Post visited Connecticut in May and June 1941. She photographed housing conditions for war workers, traffic congestion and shift changes at Pratt & Whitney in East Hartford and Electric Boat in Groton, tobacco farming, and women and children.
Kansas-born Gordon Parks, who became one of America’s most distinguished photographers (among other talents), began his career with a one-year fellowship with the FSA in 1942 – 1943. According to a Library of Congress biography despite having received encouragement from FSA photographer Jack Delano, as a Black man Parks was only accepted into the program under pressure from the Julius Rosenwald Fund, which had underwritten the fellowship. According to the Gordon Parks Foundation, Parks went from the OWI to work with the Standard Oil Company on a photo documentary project and as a freelancer for Glamour and Ebonymagazines. He gained widespread acclaim in 1948 for a photo essay about a Harlem gang leader, which led to his becoming the first African American staff photographer for Life, where he remained for two decades.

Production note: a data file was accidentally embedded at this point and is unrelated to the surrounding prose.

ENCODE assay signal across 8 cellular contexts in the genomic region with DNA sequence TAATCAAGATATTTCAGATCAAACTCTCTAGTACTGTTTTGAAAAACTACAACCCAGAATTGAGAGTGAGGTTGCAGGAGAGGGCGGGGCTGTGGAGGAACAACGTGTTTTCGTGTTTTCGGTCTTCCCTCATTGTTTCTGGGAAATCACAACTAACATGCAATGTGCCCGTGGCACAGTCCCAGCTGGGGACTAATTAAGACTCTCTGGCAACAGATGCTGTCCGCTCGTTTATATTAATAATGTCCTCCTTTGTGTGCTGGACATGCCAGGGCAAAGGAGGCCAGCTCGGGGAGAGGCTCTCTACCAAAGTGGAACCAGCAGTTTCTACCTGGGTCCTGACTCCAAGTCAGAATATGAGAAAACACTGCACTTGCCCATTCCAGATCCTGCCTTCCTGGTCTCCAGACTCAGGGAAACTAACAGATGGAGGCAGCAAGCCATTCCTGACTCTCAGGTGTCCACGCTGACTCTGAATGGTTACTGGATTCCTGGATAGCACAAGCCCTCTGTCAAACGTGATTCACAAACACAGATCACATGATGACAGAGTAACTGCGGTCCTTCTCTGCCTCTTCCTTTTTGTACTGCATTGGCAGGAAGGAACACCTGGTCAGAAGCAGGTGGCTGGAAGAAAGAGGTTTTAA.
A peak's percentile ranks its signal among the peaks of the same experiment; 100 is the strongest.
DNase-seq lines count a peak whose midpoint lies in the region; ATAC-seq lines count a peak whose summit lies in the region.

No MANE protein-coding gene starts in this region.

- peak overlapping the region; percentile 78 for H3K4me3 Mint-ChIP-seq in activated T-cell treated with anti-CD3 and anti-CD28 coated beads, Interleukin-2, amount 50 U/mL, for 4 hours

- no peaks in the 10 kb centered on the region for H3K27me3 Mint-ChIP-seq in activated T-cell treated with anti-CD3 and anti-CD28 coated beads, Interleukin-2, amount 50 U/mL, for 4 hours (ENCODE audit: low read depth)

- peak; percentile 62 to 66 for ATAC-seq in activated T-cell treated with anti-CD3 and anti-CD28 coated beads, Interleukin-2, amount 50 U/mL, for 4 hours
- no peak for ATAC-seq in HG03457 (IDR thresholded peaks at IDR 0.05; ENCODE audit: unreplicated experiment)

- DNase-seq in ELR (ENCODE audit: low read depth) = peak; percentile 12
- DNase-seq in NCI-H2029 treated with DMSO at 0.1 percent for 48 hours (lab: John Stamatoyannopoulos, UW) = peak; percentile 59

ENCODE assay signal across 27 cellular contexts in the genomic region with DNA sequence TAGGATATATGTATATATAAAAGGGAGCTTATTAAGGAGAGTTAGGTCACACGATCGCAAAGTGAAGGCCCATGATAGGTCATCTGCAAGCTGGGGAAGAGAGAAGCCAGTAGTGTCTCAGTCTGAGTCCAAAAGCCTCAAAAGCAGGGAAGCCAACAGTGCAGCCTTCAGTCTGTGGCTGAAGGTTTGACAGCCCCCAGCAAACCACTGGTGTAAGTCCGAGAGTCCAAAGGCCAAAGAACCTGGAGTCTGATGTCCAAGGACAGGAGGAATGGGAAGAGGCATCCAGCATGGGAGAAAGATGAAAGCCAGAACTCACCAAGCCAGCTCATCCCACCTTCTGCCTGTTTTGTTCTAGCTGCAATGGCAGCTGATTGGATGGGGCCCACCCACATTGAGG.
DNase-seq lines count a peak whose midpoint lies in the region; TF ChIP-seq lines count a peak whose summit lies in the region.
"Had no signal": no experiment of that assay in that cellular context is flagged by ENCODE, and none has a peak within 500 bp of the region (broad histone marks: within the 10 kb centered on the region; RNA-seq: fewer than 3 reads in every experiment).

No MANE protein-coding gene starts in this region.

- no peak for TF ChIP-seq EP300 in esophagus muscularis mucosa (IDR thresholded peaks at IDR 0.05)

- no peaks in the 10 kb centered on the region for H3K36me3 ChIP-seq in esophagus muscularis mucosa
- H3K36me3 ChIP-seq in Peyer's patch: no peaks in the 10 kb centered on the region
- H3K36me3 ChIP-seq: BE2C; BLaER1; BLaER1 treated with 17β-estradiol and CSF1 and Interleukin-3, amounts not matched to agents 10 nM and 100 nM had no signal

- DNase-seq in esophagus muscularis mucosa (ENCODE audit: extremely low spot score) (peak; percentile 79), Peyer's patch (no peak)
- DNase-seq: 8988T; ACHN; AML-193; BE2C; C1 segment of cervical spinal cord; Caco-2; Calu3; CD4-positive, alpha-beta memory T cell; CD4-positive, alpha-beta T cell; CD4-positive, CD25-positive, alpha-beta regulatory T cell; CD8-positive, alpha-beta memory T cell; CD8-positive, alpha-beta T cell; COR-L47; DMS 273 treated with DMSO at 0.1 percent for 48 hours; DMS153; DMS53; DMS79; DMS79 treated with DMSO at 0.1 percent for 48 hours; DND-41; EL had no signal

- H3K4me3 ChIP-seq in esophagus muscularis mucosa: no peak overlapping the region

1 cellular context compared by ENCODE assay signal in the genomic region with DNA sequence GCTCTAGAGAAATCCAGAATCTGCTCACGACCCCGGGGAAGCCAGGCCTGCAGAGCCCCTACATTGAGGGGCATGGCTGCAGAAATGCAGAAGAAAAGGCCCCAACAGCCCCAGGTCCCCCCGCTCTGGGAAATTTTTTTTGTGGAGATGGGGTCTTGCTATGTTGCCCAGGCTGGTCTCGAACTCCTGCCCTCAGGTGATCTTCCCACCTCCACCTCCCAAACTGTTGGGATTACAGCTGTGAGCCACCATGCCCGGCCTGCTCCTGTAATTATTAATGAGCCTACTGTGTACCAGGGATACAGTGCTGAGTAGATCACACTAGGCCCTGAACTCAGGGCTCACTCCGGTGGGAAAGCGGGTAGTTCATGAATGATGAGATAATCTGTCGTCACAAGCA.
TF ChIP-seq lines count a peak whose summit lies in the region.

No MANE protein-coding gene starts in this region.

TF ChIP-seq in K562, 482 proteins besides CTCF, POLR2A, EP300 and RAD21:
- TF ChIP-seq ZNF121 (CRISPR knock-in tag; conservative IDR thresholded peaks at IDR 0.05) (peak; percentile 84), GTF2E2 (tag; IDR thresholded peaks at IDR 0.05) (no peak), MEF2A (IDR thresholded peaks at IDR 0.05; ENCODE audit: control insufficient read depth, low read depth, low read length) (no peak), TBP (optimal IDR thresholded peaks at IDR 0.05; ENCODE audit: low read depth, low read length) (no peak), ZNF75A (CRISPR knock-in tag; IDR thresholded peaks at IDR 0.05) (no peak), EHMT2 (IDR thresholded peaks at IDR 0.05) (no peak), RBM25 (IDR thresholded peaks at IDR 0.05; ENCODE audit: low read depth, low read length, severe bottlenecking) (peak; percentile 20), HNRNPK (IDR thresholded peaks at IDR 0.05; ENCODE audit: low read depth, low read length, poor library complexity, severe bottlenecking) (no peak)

Parks visited New Britain in May and June 1943. He photographed war-time factory work, child-care centers, and street scenes. Captions often noted the nationalities of his subjects, including Lithuanian, Polish, Polish-American, Irish-German, and German-American, the work they were doing, along with the subject’s age and, for women, how many children they had.
Though Parks did not record these women’s names, another photo is captioned “New Britain, Connecticut. Barney Mason, Negro, employed at the Fafnir Bearing Company for twenty-six years, is now superintendent of the forging division,” suggesting the range of employment possible for African Americans in New Britain’s factories in wartime.
Federally-subsidized day care was established in 1942 in cities and towns contributing to defense production, according to “Who Took Care of Rosie the Riveter’s Kids?” (The Atlantic, November 18, 2015)—“the first, and, to date, only time in American history parents could send their children to federally-subsidized childcare, regardless of income.”
Mary Donohue is assistant publisher of Connecticut Explored. Elizabeth J. Normen is the founding publisher of Connecticut Explored.